The royal armour workshops at Greenwich

The royal armour workshops at Greenwich

By Thom Richardson

Henry VIII: Arms and the Man, edited by Graeme Rimer, Thom Richardson and J D P Cooper (Royal Armouries, 2009)

Abstract: Soon after he came to the throne in 1509 Henry VIII established a royal armour workshop that was to survive him by about 100 years. Thom Richardson examines the records that show armourers from Italy and Flanders were at work at Greenwich by 1511 and that by 1515 ‘Almain’ (German) armourers had also been recruited. He reviews the evidence regarding the making of some of Henry’s armours that survive in the Royal Armouries collection, including the ‘silvered and engraved’, foot combat and tonlet armours and the 1540 garniture. His survey concludes by showing the important contribution of the Greenwich workshop during the Elizabethan era and well into the Stuart period. The impact of Henry’s Greenwich initiative on the development of armour in England was clearly immense.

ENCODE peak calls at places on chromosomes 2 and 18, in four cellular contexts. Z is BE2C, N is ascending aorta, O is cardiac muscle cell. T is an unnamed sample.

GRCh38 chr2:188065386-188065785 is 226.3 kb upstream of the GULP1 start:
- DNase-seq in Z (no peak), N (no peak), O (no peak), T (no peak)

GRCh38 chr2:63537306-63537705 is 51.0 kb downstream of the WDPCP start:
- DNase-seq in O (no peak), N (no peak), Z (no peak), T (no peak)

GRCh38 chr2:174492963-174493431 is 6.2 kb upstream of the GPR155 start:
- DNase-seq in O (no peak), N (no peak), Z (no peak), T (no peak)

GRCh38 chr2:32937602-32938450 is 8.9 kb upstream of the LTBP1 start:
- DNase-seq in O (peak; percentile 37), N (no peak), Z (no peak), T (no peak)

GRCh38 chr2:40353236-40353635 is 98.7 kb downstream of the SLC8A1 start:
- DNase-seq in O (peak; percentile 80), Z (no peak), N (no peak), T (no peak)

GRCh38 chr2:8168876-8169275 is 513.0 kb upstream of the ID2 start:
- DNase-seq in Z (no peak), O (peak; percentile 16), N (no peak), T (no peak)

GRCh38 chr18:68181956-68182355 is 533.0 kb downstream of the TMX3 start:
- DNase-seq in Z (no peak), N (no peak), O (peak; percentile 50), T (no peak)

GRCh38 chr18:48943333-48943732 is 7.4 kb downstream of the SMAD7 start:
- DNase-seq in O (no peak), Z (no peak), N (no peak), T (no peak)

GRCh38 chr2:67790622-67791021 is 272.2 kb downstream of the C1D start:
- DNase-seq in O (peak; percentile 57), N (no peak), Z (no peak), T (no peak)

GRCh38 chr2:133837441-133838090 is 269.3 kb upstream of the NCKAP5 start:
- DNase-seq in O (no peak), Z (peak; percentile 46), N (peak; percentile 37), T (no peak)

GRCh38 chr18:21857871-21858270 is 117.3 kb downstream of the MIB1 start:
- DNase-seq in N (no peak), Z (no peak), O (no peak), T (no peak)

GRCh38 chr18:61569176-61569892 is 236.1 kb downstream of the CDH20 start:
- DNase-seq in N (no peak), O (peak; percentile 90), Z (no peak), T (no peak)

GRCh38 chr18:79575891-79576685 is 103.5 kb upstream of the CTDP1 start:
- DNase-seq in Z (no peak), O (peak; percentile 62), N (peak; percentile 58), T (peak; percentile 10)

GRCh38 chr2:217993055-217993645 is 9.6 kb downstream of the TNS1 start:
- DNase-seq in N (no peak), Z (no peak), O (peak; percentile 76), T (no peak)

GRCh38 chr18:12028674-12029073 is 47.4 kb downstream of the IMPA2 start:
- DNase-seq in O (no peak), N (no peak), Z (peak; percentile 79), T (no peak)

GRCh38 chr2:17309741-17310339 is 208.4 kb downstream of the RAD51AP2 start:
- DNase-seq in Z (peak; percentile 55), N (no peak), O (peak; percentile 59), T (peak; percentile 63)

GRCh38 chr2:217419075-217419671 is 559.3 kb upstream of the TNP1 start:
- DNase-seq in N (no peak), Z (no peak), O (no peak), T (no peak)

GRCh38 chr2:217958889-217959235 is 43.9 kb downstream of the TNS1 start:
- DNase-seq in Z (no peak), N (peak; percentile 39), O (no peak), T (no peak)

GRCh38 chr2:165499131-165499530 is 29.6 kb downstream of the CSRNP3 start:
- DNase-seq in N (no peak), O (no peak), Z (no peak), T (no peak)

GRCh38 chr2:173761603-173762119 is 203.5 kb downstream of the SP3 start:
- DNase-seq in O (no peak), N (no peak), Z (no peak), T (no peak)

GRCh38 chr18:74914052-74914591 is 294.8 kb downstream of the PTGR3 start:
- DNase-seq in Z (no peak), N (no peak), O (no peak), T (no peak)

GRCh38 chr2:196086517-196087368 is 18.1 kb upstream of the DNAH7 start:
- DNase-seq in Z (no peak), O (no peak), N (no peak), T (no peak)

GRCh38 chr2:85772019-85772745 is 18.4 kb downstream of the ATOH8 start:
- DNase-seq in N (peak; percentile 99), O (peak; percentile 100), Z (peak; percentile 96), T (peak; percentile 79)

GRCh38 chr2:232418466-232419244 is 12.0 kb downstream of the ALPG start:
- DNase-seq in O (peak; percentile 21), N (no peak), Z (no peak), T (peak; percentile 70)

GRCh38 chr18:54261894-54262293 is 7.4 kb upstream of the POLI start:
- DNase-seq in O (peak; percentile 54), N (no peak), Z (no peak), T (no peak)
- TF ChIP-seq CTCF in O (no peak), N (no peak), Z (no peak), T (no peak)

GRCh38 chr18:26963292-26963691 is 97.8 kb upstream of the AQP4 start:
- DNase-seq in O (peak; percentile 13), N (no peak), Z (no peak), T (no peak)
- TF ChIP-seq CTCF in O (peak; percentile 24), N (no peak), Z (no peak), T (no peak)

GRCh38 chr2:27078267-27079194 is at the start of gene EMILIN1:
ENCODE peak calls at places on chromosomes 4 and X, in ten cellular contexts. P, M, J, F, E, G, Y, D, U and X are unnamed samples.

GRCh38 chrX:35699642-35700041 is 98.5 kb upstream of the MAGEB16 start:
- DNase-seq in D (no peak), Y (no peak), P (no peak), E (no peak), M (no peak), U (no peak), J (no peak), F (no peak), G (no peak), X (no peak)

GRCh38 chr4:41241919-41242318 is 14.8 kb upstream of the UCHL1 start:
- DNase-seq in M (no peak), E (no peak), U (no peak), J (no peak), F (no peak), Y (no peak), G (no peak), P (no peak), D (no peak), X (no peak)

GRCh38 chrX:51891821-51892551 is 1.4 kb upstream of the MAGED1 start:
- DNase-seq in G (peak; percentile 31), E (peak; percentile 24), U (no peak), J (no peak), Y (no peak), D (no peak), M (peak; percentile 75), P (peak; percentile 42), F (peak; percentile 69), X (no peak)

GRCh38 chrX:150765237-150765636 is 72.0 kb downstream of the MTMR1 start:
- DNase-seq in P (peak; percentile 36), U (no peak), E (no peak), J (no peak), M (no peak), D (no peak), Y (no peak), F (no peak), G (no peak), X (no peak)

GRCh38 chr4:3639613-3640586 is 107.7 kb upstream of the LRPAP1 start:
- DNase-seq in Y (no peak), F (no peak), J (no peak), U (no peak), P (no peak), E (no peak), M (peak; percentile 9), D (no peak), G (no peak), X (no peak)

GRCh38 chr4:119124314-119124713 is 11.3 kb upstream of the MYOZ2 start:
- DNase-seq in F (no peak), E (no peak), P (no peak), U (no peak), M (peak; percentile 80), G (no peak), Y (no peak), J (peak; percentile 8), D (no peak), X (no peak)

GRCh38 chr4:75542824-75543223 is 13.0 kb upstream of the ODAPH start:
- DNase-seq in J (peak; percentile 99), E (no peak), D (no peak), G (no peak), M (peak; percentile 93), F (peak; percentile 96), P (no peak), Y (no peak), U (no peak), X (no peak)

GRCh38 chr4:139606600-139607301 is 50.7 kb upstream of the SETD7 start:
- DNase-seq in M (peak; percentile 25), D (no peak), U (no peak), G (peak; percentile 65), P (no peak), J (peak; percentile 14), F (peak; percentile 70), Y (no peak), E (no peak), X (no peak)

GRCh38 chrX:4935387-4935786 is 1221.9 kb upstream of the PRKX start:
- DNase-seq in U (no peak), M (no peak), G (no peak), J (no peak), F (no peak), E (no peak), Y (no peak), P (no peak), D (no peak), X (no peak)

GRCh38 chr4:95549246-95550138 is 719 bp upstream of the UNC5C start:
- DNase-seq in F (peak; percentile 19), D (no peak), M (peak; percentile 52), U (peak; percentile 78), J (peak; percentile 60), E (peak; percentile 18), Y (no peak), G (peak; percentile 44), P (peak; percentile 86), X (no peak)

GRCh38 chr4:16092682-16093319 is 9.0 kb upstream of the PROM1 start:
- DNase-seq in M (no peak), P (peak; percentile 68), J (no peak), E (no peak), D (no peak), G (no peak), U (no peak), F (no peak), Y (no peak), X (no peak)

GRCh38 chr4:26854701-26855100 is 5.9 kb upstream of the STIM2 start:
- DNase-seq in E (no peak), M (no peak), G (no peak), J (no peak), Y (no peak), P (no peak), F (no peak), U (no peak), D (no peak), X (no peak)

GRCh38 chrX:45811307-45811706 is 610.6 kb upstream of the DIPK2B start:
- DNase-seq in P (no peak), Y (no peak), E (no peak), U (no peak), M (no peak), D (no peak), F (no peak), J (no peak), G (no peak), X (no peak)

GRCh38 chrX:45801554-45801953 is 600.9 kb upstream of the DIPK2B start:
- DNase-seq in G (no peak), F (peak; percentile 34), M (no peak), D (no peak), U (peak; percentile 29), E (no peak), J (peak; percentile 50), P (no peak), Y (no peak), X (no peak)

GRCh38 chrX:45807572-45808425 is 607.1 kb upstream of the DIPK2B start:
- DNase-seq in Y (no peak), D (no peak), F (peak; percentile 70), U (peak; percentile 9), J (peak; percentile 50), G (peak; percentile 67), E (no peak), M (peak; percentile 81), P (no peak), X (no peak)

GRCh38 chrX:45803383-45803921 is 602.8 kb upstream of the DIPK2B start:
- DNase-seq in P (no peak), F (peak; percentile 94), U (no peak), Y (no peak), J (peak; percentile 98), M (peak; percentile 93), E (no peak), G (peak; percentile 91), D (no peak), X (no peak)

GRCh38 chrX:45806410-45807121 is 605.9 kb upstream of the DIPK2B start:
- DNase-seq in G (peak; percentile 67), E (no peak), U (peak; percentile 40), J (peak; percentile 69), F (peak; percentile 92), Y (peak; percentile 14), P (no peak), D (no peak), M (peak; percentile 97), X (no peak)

Introduction: The Holy Roman Emperor, Maximilian I, established a royal armour workshop at Innsbruck, and in general the royal, ducal and electoral courts of Europe had attracted the makers of the finest armour. It therefore comes as no surprise to find Henry VIII establishing an armour workshop of his own, based for most of its life in the palace at Greenwich, a workshop which would survive the King for nearly a century.

Armourers worked in England throughout the Middle Ages; a Company of Helmers was formed in London by 1347, and this was transformed by 1453 into the Armourers’ Company, which survives to the present day as The Worshipful Company of Armourers and Brasiers. Although there are numerous pieces of armour, especially the great helms such as that of Edward the Black Prince at Canterbury and of Henry V at Westminster Abbey, that were probably made in England, not a single piece of English-made armour can be positively identified before the early 16th century. By the time Henry VIII came to the throne in 1509 it is clear that most of the munition armour needed for the English army, and any fine armour for the nobility, had to be imported from Italy, Flanders or Germany. Evidence of imports of armour early in Henry VIII’s reign can be seen in receipts to Guido Portenary, merchant of Florence, for £1,600 paid for 2,000 harnesses for footmen, dated 28 May 1513, and another to the same merchant for £80 for 100 Milan harnesses for footmen.

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